Resource Insights | 7 February, 2016
When Scientific American published Herman Daly's "Economics in a Full World" in September 2005, few people knew what lay ahead: oil climbing to $147 a barrel, the relentless rise in global temperatures due to greenhouse gas emissions, the food riots of 2008 sparked by rising food prices, the economic crash that followed, and the development of an increasingly yawning gap between the rich and everyone else in subsequent years. For the vast majority of people on the planet, growth effectively stopped in 2008. Their incomes have essentially flatlined or declined.
Categories: None

Feb. 6, 2016 - hopefully the end of the technical difficulties!

JOIDES Resolution Blogs | 7 February, 2016
The faithful followers might have noticed that my blog disappeared for a day or so, and now the last half dozen dates are dated rather than titled.  There was a minor glitch in transferring from Exp. 360 to 361, so I've had to replace the entries (luckily I had them recorded elsewhere).  But now we're good to go.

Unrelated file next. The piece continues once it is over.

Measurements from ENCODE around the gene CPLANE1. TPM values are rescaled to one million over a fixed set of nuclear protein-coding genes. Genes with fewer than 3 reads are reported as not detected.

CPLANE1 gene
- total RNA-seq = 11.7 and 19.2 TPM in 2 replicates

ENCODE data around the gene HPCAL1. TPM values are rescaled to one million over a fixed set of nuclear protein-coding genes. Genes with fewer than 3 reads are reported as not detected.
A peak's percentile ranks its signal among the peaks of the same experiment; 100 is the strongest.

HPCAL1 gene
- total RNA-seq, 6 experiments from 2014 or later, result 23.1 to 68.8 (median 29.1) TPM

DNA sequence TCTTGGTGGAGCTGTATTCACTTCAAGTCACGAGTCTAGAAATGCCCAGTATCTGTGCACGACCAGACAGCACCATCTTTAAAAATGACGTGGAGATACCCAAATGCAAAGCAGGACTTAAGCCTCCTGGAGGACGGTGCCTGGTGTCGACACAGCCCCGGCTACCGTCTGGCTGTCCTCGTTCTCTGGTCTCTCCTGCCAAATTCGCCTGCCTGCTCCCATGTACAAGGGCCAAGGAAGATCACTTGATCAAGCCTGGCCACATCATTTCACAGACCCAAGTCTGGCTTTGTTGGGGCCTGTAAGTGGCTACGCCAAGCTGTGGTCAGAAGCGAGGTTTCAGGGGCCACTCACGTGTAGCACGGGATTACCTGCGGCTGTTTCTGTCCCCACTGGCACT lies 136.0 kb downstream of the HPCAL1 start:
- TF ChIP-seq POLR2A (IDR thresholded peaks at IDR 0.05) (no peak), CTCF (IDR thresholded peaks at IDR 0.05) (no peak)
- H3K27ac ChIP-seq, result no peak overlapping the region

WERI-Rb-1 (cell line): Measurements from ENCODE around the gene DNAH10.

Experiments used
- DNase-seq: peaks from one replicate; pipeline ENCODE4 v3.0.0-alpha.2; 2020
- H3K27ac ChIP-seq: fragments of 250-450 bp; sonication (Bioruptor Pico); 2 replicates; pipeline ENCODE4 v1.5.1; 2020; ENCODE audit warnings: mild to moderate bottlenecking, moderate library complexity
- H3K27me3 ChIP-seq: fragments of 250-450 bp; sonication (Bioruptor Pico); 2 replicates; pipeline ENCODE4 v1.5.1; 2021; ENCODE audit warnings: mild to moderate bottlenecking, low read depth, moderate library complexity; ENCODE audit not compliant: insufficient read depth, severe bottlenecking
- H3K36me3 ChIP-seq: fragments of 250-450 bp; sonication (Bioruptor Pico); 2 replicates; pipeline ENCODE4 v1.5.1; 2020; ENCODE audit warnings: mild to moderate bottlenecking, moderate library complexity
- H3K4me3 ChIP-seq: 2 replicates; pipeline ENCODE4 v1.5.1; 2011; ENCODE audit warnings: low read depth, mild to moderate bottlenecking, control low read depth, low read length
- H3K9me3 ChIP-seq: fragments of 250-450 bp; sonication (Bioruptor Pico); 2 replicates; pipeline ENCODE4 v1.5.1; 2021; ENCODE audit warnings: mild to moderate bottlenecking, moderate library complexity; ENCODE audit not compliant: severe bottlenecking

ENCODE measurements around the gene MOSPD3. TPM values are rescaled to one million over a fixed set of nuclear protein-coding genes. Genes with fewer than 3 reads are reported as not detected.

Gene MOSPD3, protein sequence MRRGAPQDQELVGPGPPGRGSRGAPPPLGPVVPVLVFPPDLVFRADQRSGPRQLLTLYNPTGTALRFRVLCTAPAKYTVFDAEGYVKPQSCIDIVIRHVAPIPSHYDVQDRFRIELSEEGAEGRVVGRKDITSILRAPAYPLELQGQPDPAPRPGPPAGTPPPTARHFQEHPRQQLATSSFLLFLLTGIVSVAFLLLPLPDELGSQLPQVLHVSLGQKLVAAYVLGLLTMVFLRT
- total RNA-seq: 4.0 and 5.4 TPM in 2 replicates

Categories: None

Carbon Capture Gardens: A Nature-Based Solution for Managing Urban Brownfield Soils for Biodiversity and Ecosystem Services

The Nature of Cities | 7 February, 2016
I may have (just) missed the 2015 International Year of Soils, so please forgive me for jumping on the soils bandwagon somewhat belatedly. Before I go further, a disclaimer--I am no expert on soils, having only relatively recently begun working on a...
Categories: Essay; Place & Design; Science & Tools; Carbon; Climate change; Design; Ecosystem services; Sustainability; Tools; Vacant lots;

Eruption on Sakurajima volcano, Japan.

Sciency Thoughts | 7 February, 2016